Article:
Town of Firestone Approves Important Water Agreements
In the Spring of 2020, the Board of Trustees approved the 2020-2050 Water Action Plan, which set in motion the first concrete plans to fully diversify the Town’s raw water portfolio, become less reliant upon a single Central Weld County Water District source, build a water treatment plant, develop and expand raw water reservoir storage, drill an alluvial well field, and generally embark on a water course that affords the Town greater independence and control.
During the Regular Board of Trustees meeting on November 10, 2021, the Board of Trustees approved two separate agreements related to water dedication for the future Cottonwood Hollows residential development, located off of Sable Avenue between Birch Street and the East I-25 Frontage Road. As important as the water agreements are for Cottonwood Hollow and Firestone’s plans for continued growth, they represent the first tangible examples of the Water Action Plan’s implementation and the Town requiring growth and development to pay its way; in this case, with more than $11 million in new revenue.
“Knowing the importance of growth to Firestone’s future, it was important to the Board that the Water Action Plan create additional development opportunities while also generating revenue,” said Firestone Mayor Bobbi Sindelar. “With these first two agreements, we’re seeing the Plan’s implementation do both.”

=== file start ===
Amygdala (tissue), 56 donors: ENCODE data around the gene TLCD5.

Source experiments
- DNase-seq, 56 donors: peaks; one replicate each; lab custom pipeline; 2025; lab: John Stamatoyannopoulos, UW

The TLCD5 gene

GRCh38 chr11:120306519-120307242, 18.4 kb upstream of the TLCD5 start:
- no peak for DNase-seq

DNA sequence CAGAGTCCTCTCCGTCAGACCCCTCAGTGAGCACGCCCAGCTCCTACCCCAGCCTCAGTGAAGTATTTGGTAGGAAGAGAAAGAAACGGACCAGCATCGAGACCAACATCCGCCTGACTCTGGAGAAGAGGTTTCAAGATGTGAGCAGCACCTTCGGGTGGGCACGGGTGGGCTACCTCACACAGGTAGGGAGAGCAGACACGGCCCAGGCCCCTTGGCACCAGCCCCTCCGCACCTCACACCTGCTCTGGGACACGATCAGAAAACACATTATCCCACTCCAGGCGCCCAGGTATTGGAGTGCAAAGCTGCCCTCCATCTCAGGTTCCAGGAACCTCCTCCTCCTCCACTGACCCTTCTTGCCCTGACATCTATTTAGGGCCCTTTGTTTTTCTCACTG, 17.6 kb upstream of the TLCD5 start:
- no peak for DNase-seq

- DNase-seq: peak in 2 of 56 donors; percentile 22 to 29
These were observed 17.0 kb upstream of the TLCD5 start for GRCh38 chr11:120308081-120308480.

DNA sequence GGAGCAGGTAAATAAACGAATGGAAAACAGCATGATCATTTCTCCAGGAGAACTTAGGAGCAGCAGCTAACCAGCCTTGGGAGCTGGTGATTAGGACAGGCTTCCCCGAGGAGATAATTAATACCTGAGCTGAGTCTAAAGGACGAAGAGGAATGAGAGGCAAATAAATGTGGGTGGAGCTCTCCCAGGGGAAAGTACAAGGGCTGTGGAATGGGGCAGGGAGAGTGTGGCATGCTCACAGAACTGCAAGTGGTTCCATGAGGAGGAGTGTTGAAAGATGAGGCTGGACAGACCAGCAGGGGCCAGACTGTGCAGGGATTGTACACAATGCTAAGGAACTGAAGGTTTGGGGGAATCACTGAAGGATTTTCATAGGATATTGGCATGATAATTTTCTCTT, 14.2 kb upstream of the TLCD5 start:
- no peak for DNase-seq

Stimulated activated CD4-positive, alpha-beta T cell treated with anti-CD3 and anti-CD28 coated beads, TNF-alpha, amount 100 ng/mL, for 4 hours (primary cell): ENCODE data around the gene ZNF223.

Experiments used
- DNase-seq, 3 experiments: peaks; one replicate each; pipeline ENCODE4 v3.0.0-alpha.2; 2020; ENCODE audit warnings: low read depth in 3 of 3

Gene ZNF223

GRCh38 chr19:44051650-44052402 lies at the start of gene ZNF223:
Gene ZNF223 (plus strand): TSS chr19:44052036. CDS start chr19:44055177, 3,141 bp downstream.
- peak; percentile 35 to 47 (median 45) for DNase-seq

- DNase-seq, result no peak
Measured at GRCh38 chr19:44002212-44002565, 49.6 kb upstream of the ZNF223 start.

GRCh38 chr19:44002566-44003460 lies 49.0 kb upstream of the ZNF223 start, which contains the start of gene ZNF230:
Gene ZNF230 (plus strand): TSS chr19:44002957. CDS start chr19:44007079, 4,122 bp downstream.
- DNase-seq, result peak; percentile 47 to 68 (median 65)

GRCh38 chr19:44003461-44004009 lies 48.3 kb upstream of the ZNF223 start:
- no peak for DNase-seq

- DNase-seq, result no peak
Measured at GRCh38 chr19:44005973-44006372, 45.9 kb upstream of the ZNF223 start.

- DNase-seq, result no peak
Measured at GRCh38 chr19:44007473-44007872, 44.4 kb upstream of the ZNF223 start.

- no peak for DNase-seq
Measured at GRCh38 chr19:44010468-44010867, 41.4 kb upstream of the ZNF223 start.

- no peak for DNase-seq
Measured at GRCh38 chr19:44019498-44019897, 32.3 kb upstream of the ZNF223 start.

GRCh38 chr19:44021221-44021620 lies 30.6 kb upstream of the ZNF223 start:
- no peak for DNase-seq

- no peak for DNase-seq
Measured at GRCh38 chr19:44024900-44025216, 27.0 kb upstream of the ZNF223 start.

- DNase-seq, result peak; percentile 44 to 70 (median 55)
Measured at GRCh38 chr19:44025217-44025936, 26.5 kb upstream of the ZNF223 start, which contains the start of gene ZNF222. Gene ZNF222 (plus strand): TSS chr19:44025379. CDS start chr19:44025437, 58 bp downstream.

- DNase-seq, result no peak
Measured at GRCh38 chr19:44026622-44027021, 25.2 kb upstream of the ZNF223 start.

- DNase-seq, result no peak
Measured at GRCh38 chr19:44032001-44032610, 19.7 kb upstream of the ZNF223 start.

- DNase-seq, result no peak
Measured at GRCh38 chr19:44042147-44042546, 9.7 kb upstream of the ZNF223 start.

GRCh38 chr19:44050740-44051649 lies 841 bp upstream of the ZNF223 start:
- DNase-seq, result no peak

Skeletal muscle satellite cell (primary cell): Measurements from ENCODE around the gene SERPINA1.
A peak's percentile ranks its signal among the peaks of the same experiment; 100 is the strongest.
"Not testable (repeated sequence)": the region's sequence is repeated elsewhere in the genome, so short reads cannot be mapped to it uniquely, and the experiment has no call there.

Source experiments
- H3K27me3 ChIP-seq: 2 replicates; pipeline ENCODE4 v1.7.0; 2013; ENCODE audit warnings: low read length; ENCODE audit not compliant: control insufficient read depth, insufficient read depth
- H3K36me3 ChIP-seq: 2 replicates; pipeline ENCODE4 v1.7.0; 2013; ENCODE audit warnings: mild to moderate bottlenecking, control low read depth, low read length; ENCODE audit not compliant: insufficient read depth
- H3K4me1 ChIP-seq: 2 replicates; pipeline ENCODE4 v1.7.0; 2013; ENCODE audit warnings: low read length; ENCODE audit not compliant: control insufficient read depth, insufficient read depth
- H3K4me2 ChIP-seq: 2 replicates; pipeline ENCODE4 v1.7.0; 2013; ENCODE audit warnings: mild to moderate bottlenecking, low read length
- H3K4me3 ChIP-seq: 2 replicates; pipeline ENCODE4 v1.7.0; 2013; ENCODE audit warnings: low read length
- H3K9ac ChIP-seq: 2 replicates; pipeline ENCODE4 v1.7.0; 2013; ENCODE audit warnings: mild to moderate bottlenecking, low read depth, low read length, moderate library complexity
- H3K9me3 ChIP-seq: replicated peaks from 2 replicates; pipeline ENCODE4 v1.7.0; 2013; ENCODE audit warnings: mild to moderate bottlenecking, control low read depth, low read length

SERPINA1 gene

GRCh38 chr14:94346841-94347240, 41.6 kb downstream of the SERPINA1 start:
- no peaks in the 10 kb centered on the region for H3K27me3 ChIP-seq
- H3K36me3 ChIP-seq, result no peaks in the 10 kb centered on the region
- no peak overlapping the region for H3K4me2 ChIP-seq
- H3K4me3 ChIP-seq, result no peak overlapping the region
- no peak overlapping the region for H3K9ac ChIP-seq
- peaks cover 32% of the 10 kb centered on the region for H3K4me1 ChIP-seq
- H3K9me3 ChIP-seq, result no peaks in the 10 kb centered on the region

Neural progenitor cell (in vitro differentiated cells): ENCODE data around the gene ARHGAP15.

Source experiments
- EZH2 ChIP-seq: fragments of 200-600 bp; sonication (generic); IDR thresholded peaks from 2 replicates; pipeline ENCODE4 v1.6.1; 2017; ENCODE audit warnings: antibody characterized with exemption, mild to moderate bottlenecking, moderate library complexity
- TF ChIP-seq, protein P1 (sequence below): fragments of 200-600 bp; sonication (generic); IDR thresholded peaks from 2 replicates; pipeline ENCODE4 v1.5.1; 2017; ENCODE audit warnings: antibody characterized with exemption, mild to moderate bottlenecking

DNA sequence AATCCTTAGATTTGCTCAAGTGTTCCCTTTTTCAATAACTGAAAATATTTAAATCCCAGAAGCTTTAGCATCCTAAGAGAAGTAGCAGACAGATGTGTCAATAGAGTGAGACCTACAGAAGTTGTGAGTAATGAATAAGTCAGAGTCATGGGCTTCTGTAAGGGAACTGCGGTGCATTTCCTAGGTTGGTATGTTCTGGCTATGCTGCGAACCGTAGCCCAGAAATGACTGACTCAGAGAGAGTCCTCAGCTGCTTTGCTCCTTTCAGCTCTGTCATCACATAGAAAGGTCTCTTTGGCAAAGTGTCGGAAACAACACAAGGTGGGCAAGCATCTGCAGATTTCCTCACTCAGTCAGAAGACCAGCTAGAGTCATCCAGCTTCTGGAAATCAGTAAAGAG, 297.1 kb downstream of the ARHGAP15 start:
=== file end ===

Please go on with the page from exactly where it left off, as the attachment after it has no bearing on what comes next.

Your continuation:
Mayor Pro Tem Frank Jimenez commented during the meeting about the quick return on investment being realized, thanked Firestone’s Water Team for their efforts, and that noted that Firestone is quickly becoming a regional leader in water security.
As part of the Water Action Plan, Town staff and consultants worked with the Board of Trustees to develop the policy framework to accept dedication of native water sources. This greatly diversifies the Town’s water portfolio and requires developer contributions to the future infrastructure buildout. For the Cottonwood Hollow agreement approved on November 10, 2021, the developer is paying the Town $200,000 to examine the native water being dedicated and quantify the total volume of water available. Once that volume is determined the developer will pay the Town a Storage and Infrastructure fee of $17,500 per acre foot of water. This money will be used to build critical future water infrastructure. For the Cottonwood Hollow development, that may mean a payment of up to $5.25 million.
For the second agreement, the Board approved the sale of native water credits. By approving the sale of more than $5.8 million, the Town has now started converting native water shares to revenue to support the Town’s Water enterprise.
Combined, these two agreements give residents their first glimpse of how the Water Action Plan generates revenue for the Town and shifts costs for future infrastructure to growth and development.
For more information on the Water Action Plan and other water initiatives, visit https://www.firestoneco.gov/617/Water-Initiatives-Partnerships.